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ianhs 30th September 2012 06:18 AM

How to replace a power cord on a tube amp.
My old tube guitar amp has a 2 prong (USA) unpolarized plug. When I plug it in one way all is well. When I plug it in the other way I get zapped. I want to replace the power cord with a 3 prong (USA) cord. I have read elsewhere that it doesn't matter which side of the power transformer is connected to hot and neutral. Is this correct? I have also read that the capacitor running from one side of the transformer to chassis ground can be eliminated. Is this correct? All inputs and outputs are connected to chassis ground. I assume that as long as the ground wire from the new power cord is connected to chassis ground it won't matter which side of the transformer is connected to hot and neutral. Please advise or send the newbie to the appropriate thread. Thanks!

Mooly 30th September 2012 06:26 AM

If by "getting zapped" you mean you get a shock then it sounds like you may have a dangerous fault and this should be checked by someone qualified and experienced.

A "mains live" to chassis fault would give that effect and with a two prong plug there is no safety earth to protect you.

That has to be stated on safety grounds.

If the amp was originally designed for a three cord (earthed) lead then you must use that. There are other conditions that can give rise to a "shock" that would show using a two core rather than a three and that don't necessarily indicate a problem.

But you must be sure for your safety and that of others :)

ianhs 30th September 2012 06:36 AM

Thanks for the quick response! The amp was built in the 60's with a two prong unpolarized plug. It is similar to amps that have a mains polarity switch. Here is a quote from someone restoring an old amp: "On the back of the chassis is a switch which shunts either the hot or neutral side of the AC to ground via a 0.047 uF capacitor. After converting to a grounded AC power cord, I just removed this capacitor and left the switch intact." I guess I am trying to determine what this capacitor does and whether it can be removed when going to a grounded power cord. And also whether the mains really can be connected to either side of the transformer.

ianhs 30th September 2012 06:40 AM

By the way, if the experts here say take it to a technician, that's what I'll do. I have wired entire houses and built turntables for 7 years so I have some experience with wiring and safety. I was just hoping for clarification on the capacitor to ground and the phasing of the transformer.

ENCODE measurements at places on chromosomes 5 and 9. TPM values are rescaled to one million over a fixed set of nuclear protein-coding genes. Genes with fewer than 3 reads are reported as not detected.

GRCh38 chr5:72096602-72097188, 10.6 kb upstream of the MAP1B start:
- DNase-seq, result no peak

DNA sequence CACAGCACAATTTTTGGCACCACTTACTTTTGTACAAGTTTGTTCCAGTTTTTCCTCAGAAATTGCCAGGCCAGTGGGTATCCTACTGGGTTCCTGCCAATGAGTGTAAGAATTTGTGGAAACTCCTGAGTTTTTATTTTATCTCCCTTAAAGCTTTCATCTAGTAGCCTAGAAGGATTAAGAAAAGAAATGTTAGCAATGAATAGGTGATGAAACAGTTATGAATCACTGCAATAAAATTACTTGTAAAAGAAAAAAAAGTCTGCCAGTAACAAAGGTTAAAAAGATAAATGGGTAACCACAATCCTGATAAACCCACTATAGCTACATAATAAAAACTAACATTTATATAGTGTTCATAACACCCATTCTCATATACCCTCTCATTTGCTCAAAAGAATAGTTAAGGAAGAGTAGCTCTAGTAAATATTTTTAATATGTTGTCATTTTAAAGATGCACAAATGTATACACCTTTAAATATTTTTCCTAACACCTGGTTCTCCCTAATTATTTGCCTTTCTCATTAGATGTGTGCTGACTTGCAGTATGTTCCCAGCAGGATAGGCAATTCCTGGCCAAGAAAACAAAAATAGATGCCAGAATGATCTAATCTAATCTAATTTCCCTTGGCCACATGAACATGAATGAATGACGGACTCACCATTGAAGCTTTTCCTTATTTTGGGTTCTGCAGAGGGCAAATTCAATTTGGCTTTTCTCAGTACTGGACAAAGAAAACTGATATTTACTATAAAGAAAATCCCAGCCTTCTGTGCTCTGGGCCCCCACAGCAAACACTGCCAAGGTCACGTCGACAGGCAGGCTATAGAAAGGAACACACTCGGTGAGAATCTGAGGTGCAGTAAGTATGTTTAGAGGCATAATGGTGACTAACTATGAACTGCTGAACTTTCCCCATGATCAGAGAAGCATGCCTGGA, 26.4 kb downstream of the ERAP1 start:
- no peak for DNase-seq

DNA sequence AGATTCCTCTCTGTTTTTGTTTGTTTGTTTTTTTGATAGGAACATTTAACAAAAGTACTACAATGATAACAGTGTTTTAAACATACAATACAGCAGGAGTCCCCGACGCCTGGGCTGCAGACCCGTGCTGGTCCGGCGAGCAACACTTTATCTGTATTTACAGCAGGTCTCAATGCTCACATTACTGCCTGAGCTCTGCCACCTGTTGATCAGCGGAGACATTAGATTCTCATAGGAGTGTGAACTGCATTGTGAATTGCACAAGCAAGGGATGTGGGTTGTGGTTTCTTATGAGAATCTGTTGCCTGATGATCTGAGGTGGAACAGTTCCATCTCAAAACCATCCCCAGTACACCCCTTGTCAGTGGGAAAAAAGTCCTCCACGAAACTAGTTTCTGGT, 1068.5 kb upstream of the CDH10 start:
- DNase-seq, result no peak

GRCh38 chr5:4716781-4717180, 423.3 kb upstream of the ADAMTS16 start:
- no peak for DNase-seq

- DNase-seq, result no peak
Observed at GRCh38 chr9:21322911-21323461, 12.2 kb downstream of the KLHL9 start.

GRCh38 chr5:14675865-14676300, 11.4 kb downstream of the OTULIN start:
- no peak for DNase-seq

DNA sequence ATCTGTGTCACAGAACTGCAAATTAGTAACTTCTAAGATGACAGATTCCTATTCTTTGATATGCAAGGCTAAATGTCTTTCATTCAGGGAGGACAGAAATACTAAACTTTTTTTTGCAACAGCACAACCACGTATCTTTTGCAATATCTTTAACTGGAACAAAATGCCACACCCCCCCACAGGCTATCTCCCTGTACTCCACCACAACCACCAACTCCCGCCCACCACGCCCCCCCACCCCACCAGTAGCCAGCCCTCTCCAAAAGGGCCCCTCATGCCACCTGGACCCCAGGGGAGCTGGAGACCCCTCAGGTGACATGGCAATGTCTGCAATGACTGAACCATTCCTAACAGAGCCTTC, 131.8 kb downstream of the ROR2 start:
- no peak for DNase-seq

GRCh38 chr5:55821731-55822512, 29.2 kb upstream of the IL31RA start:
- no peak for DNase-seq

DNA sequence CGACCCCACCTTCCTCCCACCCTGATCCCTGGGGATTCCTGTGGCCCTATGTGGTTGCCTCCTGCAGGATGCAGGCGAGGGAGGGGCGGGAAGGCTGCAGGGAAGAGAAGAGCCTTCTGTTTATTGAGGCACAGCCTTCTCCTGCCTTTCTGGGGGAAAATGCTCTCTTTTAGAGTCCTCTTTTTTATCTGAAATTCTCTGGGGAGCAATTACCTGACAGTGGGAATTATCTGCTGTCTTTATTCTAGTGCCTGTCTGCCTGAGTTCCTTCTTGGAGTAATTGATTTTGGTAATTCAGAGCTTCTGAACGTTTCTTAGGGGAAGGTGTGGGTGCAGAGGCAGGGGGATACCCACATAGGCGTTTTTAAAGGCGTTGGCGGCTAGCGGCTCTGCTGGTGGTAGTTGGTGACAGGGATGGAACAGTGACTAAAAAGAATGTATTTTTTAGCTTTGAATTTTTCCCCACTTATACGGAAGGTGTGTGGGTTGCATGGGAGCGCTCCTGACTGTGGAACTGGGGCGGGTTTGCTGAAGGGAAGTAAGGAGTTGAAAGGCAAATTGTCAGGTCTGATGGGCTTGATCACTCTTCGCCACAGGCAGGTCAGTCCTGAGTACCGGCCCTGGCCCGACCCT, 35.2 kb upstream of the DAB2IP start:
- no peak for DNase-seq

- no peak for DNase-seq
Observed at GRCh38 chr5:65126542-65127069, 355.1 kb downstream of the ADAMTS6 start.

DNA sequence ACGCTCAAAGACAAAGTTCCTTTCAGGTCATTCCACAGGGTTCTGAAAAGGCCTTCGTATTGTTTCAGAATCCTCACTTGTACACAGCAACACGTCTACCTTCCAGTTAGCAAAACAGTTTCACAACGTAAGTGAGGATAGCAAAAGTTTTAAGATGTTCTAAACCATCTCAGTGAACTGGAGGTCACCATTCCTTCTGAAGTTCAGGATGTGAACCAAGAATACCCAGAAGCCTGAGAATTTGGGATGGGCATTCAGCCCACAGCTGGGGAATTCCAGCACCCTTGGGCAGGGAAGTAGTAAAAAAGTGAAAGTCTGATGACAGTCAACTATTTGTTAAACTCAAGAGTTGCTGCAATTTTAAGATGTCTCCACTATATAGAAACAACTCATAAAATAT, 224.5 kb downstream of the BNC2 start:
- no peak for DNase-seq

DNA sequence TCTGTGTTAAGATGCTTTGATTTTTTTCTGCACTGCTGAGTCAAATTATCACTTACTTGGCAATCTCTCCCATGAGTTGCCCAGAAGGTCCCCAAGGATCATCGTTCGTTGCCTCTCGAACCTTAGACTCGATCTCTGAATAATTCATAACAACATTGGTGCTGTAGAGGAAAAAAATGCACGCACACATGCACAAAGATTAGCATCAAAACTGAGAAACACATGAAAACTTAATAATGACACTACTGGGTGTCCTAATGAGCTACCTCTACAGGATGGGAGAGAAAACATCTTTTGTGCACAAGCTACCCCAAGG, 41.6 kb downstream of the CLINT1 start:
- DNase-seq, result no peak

tauro0221 30th September 2012 06:51 AM

If you do not have polarized AC plug since you do not know which it is the AC common you may be connecting the AC high side to the chassis. This will shock you. By reversing the AC plug then you may be connected the AC common to ground you will not get a shock.

Mooly 30th September 2012 07:07 AM

Transformers themselves can be connected either way round for polarity. Where there would be an issue is if one side were also connected to something a user could touch. That should never be of course.

This 0.047uf cap. That will pass enough current at 60hz to give a shock... so that could be what you are experiencing if it connects to chassis (which is floating). The function of the cap is probably switch suppresion ? and also to remove any noise and hash on the AC supply.

DF96 30th September 2012 01:32 PM

Does the amp have a mains transformer? I understand some early guitar amps did not. If it is one of these then you should only use it via an isolating transformer, unless you want to join the great gig in the sky.

ianhs 30th September 2012 03:06 PM

Thanks to all. Yes it has a transformer. My plan is to put the hot to the switch then the fuse then the transformer. The neutral will go to the other side of the transformer with the capacitor going to chassis common ground. The ground wire will also go to chassis common ground. This should preserve whatever the function of the cap to ground serves, but with no possibility of the chassis becoming hot. I think I've got it but let me know if you see any flaws in my logic. And thanks again.

DF96 30th September 2012 03:24 PM

Any capacitors from either side of mains (hot or neutral) to chassis should not exceed about 5nF (0.005uF) and must be suitable for mains connection (X or Y). Much better to put a suitable cap from hot to neutral on the transformer side of the switch.

The original cap was probably an attempt to connect a poor RF ground (i.e. neutral) to chassis, in the absence of a proper ground connection. Adding a ground lead means that it is no longer necessary. You are better off without it.

ianhs 30th September 2012 03:40 PM

That's what I thought. I will eliminate it and come back to the thread if there is any increase in noise or hum. Thank you very much.

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